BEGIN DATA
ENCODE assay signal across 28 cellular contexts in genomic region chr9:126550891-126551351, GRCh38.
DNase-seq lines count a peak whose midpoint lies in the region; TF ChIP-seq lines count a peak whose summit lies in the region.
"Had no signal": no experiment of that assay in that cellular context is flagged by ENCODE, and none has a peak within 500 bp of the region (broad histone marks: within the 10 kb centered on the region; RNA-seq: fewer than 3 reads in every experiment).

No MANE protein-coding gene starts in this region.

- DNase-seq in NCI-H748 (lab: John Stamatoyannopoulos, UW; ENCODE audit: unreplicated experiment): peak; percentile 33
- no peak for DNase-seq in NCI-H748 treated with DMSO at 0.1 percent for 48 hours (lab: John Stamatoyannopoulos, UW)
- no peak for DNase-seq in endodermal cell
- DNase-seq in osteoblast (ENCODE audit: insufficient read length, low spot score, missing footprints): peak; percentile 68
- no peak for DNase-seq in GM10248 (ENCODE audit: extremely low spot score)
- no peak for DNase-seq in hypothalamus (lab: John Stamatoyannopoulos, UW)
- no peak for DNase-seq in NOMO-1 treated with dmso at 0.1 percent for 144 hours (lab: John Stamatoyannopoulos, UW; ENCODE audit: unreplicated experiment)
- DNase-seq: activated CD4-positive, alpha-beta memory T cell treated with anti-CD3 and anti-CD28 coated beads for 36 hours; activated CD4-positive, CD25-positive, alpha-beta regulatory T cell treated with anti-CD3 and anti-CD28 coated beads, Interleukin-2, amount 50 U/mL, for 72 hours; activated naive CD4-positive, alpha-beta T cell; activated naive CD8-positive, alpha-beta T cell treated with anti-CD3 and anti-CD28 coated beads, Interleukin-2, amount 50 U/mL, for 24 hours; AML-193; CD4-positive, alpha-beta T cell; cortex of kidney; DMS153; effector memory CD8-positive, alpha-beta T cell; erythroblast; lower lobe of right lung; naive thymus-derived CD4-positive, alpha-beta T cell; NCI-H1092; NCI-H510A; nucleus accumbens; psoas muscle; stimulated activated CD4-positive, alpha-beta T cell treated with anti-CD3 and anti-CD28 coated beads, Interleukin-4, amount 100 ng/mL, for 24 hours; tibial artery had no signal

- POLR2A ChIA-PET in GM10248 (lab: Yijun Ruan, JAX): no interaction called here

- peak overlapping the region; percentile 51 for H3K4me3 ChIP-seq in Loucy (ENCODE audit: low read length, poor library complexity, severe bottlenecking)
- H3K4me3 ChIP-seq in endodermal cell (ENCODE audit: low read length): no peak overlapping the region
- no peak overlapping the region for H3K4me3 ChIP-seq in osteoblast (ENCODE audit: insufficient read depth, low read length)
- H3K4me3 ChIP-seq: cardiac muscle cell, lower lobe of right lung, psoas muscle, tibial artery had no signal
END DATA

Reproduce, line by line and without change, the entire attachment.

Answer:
ENCODE assay signal across 28 cellular contexts in genomic region chr9:126550891-126551351, GRCh38.
DNase-seq lines count a peak whose midpoint lies in the region; TF ChIP-seq lines count a peak whose summit lies in the region.
"Had no signal": no experiment of that assay in that cellular context is flagged by ENCODE, and none has a peak within 500 bp of the region (broad histone marks: within the 10 kb centered on the region; RNA-seq: fewer than 3 reads in every experiment).

No MANE protein-coding gene starts in this region.

- DNase-seq in NCI-H748 (lab: John Stamatoyannopoulos, UW; ENCODE audit: unreplicated experiment): peak; percentile 33
- no peak for DNase-seq in NCI-H748 treated with DMSO at 0.1 percent for 48 hours (lab: John Stamatoyannopoulos, UW)
- no peak for DNase-seq in endodermal cell
- DNase-seq in osteoblast (ENCODE audit: insufficient read length, low spot score, missing footprints): peak; percentile 68
- no peak for DNase-seq in GM10248 (ENCODE audit: extremely low spot score)
- no peak for DNase-seq in hypothalamus (lab: John Stamatoyannopoulos, UW)
- no peak for DNase-seq in NOMO-1 treated with dmso at 0.1 percent for 144 hours (lab: John Stamatoyannopoulos, UW; ENCODE audit: unreplicated experiment)
- DNase-seq: activated CD4-positive, alpha-beta memory T cell treated with anti-CD3 and anti-CD28 coated beads for 36 hours; activated CD4-positive, CD25-positive, alpha-beta regulatory T cell treated with anti-CD3 and anti-CD28 coated beads, Interleukin-2, amount 50 U/mL, for 72 hours; activated naive CD4-positive, alpha-beta T cell; activated naive CD8-positive, alpha-beta T cell treated with anti-CD3 and anti-CD28 coated beads, Interleukin-2, amount 50 U/mL, for 24 hours; AML-193; CD4-positive, alpha-beta T cell; cortex of kidney; DMS153; effector memory CD8-positive, alpha-beta T cell; erythroblast; lower lobe of right lung; naive thymus-derived CD4-positive, alpha-beta T cell; NCI-H1092; NCI-H510A; nucleus accumbens; psoas muscle; stimulated activated CD4-positive, alpha-beta T cell treated with anti-CD3 and anti-CD28 coated beads, Interleukin-4, amount 100 ng/mL, for 24 hours; tibial artery had no signal

- POLR2A ChIA-PET in GM10248 (lab: Yijun Ruan, JAX): no interaction called here

- peak overlapping the region; percentile 51 for H3K4me3 ChIP-seq in Loucy (ENCODE audit: low read length, poor library complexity, severe bottlenecking)
- H3K4me3 ChIP-seq in endodermal cell (ENCODE audit: low read length): no peak overlapping the region
- no peak overlapping the region for H3K4me3 ChIP-seq in osteoblast (ENCODE audit: insufficient read depth, low read length)
- H3K4me3 ChIP-seq: cardiac muscle cell, lower lobe of right lung, psoas muscle, tibial artery had no signal